Pleading Insanity

Nearly there… only a few more lectures to go in this very interesting, very long course Trails of Evidence: How Forensic Science Works (Lecture 29: Forensic Psychology/Psychiatry)

Only 1 in 100 cases in the US includes an insanity plea and, of those, only 1 in 10 are found to be criminally insane. Given the 1 in 1000 rate of success, Hollywood and popular media seriously over-represent this legal defence.

  • ‘Not guilty by reason of insanity’ An 1843, British-born legal principle called the M’Naghten Rule says that “If the defendant did not or could not understand what he/she was doing or that it was wrong, at the time of the crime they are considered not guilty by reason of insanity.”   Someone found not guilty in this manner would not go to prison but would almost certainly go to some kind of psych institution where, with no criminal conviction recorded, they could be released after full assessment/treatment.  Or not.  The US has recently modified this age-old tenet to include someone who *did* know that what they were doing was wrong but couldn’t control their behaviour. The M’Naghten Rule was named for Daniel M’Naghten a psychotic individual who shot the British Prime Minister’s secretary (while aiming for the Prime Minister) after becoming convinced that the PM wanted to kill him. He was acquitted (on grounds of insanity) but the House of Lords formalised a new rule for insanity to help with such cases in the future.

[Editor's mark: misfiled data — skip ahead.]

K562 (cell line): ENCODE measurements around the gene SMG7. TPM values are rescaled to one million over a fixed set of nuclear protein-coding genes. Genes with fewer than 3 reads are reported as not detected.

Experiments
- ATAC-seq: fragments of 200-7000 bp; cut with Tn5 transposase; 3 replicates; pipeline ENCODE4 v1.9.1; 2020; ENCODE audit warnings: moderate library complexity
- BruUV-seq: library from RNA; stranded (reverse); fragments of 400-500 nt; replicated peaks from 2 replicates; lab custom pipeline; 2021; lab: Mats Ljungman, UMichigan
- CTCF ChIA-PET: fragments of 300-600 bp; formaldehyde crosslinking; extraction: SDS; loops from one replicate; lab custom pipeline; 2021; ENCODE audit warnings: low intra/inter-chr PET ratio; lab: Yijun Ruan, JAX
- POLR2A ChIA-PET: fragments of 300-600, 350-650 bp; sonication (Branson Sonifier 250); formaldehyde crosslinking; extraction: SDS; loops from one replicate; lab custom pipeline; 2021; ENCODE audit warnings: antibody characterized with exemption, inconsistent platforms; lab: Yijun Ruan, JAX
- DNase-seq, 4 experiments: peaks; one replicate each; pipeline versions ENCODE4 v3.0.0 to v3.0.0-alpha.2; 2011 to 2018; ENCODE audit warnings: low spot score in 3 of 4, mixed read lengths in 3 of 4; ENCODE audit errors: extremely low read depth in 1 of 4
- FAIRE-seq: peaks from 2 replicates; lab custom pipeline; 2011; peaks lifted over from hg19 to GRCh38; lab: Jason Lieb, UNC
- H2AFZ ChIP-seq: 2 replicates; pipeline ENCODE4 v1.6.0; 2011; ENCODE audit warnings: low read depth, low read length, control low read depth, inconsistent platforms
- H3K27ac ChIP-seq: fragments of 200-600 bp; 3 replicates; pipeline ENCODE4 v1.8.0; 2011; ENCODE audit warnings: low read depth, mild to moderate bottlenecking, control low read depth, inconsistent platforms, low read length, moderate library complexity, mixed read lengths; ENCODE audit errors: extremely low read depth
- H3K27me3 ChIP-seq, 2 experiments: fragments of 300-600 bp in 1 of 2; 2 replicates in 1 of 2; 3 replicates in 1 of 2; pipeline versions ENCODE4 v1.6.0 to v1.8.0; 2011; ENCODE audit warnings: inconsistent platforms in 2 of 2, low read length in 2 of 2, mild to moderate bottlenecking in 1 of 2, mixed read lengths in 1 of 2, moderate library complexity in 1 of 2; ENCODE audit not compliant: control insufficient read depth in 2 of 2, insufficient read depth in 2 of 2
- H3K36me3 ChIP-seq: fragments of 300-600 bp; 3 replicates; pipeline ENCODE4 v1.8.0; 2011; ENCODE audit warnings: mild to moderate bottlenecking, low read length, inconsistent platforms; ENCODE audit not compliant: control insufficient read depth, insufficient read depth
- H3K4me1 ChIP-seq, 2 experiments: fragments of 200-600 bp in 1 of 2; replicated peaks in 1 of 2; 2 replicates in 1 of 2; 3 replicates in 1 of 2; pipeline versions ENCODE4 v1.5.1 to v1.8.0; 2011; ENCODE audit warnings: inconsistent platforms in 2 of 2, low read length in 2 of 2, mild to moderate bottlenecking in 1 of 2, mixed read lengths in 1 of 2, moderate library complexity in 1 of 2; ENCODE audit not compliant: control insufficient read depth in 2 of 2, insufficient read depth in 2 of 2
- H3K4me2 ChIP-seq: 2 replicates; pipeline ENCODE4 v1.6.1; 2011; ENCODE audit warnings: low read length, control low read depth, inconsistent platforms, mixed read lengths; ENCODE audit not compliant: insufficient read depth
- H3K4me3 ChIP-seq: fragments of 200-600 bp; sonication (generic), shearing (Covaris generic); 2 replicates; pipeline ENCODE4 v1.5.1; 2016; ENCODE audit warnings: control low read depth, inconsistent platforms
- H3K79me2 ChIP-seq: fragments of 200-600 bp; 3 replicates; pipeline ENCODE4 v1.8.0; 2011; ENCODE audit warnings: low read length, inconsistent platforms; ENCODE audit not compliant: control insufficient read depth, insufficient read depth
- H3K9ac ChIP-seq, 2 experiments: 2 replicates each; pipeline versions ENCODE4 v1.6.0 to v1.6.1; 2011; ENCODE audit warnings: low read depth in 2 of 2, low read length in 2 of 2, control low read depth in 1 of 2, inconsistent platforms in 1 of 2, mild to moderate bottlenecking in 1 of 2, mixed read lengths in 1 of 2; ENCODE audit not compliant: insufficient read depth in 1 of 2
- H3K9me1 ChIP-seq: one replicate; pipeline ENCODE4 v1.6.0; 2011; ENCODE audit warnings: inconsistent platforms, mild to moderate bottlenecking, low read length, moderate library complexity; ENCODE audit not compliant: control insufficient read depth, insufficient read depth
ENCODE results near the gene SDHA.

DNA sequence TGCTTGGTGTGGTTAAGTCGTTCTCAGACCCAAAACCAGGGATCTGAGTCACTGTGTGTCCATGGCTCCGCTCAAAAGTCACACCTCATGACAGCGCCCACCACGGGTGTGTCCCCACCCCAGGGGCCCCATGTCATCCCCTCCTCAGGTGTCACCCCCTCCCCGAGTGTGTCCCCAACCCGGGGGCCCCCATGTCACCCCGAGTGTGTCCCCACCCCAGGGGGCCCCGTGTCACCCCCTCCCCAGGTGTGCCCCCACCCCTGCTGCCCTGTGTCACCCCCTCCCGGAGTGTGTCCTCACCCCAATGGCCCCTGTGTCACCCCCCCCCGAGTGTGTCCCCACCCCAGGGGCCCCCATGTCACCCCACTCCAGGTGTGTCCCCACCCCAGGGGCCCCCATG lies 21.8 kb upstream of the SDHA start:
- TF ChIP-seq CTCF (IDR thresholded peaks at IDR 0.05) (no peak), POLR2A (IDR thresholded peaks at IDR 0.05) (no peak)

• ‘Guilty but mentally ill/insane’  After John Hinckley was found not-guilty (by reason of insanity) of shooting US President Ronald Regan, a further concept was added to US justice – ‘guilty but insane’. This provides for those who are clearly mentally ill but ensures they are convicted of their crime. Their incarceration may be a prison or a psych institution.
  • ‘Diminished capacity’ – defendant broke the law but due to impaired mental function should not be held liable for their crime.